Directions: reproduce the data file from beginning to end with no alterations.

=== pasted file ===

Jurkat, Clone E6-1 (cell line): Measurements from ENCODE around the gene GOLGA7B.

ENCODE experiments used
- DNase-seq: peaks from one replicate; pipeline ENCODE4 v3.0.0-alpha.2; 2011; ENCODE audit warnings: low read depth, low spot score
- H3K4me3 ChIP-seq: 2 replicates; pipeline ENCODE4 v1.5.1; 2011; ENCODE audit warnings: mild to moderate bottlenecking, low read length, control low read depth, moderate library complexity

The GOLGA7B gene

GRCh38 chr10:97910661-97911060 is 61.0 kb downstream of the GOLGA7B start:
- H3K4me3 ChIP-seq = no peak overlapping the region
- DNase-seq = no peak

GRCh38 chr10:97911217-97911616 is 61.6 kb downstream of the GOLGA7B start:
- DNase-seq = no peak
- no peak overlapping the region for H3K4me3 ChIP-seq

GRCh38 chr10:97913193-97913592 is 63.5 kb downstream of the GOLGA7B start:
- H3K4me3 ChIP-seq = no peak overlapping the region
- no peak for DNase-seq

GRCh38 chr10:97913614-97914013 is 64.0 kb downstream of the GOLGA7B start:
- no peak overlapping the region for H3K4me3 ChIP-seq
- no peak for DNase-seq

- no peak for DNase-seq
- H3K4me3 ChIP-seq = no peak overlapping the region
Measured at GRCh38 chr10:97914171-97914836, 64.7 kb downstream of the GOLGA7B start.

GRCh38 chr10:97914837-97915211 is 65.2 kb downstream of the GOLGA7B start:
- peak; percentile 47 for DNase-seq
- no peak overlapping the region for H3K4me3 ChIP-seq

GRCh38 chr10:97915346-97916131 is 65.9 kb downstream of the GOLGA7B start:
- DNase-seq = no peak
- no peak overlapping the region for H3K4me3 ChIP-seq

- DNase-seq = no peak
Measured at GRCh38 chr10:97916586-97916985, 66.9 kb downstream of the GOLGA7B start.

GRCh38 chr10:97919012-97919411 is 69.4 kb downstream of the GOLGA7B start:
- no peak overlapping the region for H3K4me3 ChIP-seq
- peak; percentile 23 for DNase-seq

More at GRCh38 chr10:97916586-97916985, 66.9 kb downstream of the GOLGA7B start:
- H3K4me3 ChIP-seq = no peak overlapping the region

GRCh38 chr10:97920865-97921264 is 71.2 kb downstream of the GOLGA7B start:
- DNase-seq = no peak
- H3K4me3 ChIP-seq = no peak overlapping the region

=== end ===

Jurkat, Clone E6-1 (cell line): Measurements from ENCODE around the gene GOLGA7B.

ENCODE experiments used
- DNase-seq: peaks from one replicate; pipeline ENCODE4 v3.0.0-alpha.2; 2011; ENCODE audit warnings: low read depth, low spot score
- H3K4me3 ChIP-seq: 2 replicates; pipeline ENCODE4 v1.5.1; 2011; ENCODE audit warnings: mild to moderate bottlenecking, low read length, control low read depth, moderate library complexity

The GOLGA7B gene

GRCh38 chr10:97910661-97911060 is 61.0 kb downstream of the GOLGA7B start:
- H3K4me3 ChIP-seq = no peak overlapping the region
- DNase-seq = no peak

GRCh38 chr10:97911217-97911616 is 61.6 kb downstream of the GOLGA7B start:
- DNase-seq = no peak
- no peak overlapping the region for H3K4me3 ChIP-seq

GRCh38 chr10:97913193-97913592 is 63.5 kb downstream of the GOLGA7B start:
- H3K4me3 ChIP-seq = no peak overlapping the region
- no peak for DNase-seq

GRCh38 chr10:97913614-97914013 is 64.0 kb downstream of the GOLGA7B start:
- no peak overlapping the region for H3K4me3 ChIP-seq
- no peak for DNase-seq

- no peak for DNase-seq
- H3K4me3 ChIP-seq = no peak overlapping the region
Measured at GRCh38 chr10:97914171-97914836, 64.7 kb downstream of the GOLGA7B start.

GRCh38 chr10:97914837-97915211 is 65.2 kb downstream of the GOLGA7B start:
- peak; percentile 47 for DNase-seq
- no peak overlapping the region for H3K4me3 ChIP-seq

GRCh38 chr10:97915346-97916131 is 65.9 kb downstream of the GOLGA7B start:
- DNase-seq = no peak
- no peak overlapping the region for H3K4me3 ChIP-seq

- DNase-seq = no peak
Measured at GRCh38 chr10:97916586-97916985, 66.9 kb downstream of the GOLGA7B start.

GRCh38 chr10:97919012-97919411 is 69.4 kb downstream of the GOLGA7B start:
- no peak overlapping the region for H3K4me3 ChIP-seq
- peak; percentile 23 for DNase-seq

More at GRCh38 chr10:97916586-97916985, 66.9 kb downstream of the GOLGA7B start:
- H3K4me3 ChIP-seq = no peak overlapping the region

GRCh38 chr10:97920865-97921264 is 71.2 kb downstream of the GOLGA7B start:
- DNase-seq = no peak
- H3K4me3 ChIP-seq = no peak overlapping the region